In contrast, Lennie is a gentle soul who forgets how large and strong he is. Lennie creates as much harm and havoc as anyone else, albeit inadvertently; when Curley finally does take a poke at him, Lennie puts him down without so much as breaking a sweat. The times being what they are, and these people being who they are, the eventual outcome is inevitable.
Harder to parse is the message, in part because Steinbeck has packed so much social comment into the play. Stable hand Crooks (Calvin Braxton), an African American, is left to sleep in the barn, where he's created a far more civilized nest (books, a comfortable bed) than the ranch hands enjoy. What Crooks doesn't get is the pleasure of anyone's company, outside of horseshoe matches. Older ranch hand Candy (Ed Peed) fears that he's just about outlived his usefulness and will soon be discarded; the way another hand, Carlson (Jordan Sobel) pushes Candy into giving up his aged dog only reaffirms to the older man that the slice of human society in which he lives has little margin for the care and feeding of the weak or elderly.
When George and Lenny hatch a plan with Candy to buy a parcel of land and sustain themselves on their own farm, Crooks is cynical at first -- and then deeply interested, and why shouldn't he be? Surely there could be a place, somewhere, for the dispossessed and the misfits?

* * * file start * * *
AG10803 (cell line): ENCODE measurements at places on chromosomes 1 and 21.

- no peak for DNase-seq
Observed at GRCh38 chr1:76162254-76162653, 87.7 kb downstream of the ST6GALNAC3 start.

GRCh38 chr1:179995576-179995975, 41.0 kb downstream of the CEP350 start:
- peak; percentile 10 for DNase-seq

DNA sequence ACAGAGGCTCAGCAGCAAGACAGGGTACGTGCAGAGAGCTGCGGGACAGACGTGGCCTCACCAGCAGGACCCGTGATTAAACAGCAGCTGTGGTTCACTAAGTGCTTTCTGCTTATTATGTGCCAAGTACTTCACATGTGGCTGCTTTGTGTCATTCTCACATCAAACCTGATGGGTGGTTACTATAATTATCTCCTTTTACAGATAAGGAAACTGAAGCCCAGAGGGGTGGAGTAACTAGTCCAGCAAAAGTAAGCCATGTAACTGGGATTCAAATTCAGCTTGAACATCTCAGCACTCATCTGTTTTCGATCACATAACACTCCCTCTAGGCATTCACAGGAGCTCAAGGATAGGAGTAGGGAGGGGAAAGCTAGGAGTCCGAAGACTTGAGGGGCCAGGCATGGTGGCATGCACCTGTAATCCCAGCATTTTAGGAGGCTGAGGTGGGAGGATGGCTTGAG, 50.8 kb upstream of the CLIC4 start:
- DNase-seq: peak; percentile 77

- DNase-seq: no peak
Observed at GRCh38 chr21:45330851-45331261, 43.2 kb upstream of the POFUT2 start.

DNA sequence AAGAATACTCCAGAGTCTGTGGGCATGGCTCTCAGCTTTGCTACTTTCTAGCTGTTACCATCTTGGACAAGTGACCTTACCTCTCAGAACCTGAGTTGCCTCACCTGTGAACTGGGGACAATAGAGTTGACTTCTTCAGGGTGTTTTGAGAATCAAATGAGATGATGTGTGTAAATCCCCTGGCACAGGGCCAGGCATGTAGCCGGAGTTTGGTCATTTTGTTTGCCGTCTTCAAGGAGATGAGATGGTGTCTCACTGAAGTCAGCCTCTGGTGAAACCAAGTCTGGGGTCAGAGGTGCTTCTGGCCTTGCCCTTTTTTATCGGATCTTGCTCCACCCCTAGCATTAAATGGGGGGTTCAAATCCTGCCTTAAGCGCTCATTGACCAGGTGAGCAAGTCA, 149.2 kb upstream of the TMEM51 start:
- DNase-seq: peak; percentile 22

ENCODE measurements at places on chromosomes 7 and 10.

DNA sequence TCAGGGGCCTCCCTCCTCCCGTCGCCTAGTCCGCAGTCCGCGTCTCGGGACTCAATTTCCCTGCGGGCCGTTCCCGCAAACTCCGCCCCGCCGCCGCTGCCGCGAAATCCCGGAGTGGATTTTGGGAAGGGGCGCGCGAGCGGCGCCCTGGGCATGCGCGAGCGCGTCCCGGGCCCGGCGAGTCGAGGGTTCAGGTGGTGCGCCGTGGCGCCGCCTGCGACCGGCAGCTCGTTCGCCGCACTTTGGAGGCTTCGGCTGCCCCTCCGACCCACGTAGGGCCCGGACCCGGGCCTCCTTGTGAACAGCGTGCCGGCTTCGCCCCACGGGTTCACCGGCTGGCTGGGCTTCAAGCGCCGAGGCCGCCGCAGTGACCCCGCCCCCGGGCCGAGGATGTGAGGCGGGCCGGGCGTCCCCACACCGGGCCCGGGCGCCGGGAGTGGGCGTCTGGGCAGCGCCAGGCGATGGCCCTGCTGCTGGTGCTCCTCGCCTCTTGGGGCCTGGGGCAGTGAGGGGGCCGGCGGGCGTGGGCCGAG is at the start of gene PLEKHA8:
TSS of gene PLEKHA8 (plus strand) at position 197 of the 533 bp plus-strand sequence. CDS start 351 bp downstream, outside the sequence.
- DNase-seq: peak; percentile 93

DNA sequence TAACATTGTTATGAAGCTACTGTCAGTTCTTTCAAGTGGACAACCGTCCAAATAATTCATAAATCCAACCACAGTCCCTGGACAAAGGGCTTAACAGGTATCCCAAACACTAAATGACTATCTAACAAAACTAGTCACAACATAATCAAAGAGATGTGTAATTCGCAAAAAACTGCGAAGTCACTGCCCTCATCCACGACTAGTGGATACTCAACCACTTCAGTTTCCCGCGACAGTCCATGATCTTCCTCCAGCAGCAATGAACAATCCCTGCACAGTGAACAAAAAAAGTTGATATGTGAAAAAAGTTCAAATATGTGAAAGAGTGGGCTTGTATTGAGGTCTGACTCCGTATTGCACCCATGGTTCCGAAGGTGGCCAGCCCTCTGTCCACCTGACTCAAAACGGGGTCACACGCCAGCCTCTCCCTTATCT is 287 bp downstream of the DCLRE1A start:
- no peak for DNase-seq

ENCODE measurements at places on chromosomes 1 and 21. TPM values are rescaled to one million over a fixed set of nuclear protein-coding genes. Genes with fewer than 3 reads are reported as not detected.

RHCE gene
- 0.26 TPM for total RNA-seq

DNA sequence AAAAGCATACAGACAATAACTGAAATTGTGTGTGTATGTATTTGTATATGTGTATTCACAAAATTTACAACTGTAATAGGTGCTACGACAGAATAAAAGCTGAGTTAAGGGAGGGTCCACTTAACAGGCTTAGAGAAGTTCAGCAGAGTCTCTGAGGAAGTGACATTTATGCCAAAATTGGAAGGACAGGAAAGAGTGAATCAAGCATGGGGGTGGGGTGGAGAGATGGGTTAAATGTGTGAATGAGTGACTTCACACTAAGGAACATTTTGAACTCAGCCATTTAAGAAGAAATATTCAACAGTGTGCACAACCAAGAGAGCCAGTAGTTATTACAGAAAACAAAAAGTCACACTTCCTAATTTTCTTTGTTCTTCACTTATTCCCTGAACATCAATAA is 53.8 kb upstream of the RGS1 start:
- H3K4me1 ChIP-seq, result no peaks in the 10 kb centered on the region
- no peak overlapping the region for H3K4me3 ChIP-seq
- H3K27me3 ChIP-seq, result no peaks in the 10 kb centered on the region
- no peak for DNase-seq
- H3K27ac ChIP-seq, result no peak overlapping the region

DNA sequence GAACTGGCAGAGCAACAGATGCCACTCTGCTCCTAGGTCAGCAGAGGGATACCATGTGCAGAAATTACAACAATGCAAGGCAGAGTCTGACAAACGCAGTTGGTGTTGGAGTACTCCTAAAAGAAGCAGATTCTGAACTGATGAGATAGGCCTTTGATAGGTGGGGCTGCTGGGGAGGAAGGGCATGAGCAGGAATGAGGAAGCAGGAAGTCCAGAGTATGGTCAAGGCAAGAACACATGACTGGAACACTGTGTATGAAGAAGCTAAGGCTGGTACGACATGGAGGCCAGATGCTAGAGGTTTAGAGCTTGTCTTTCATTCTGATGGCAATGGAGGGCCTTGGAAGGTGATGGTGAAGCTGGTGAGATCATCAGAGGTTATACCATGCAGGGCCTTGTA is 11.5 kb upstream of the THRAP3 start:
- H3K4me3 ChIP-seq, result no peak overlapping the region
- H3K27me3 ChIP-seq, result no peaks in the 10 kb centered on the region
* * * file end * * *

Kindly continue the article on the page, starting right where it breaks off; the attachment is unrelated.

In Steinbeck's milieu, dreams are built up only to be dashed. It's a characteristic of his work (recurring in his other classic works such as "The Grapes of Wrath" and "East of Eden") that the only things that survives the vagaries of life are the human connections we make, assuming we are fortunate enough to make them. Human spite and folly, together with random chance, continually tear at those connections, and it's as much a matter of the will as the heart that we maintain them.
The cast could have spent a month at a ranch picking up the demeanor and affect of the men they portray, so accurate are their performances. Under Allison Olivia Choat's direction they imbue Steinbeck's dialogue with authenticity instead of letting its studied rhythms lapse into artifice or irony. McEnerny and Tayler stand out in particular, partly because they have the most to do, and they each do it so well.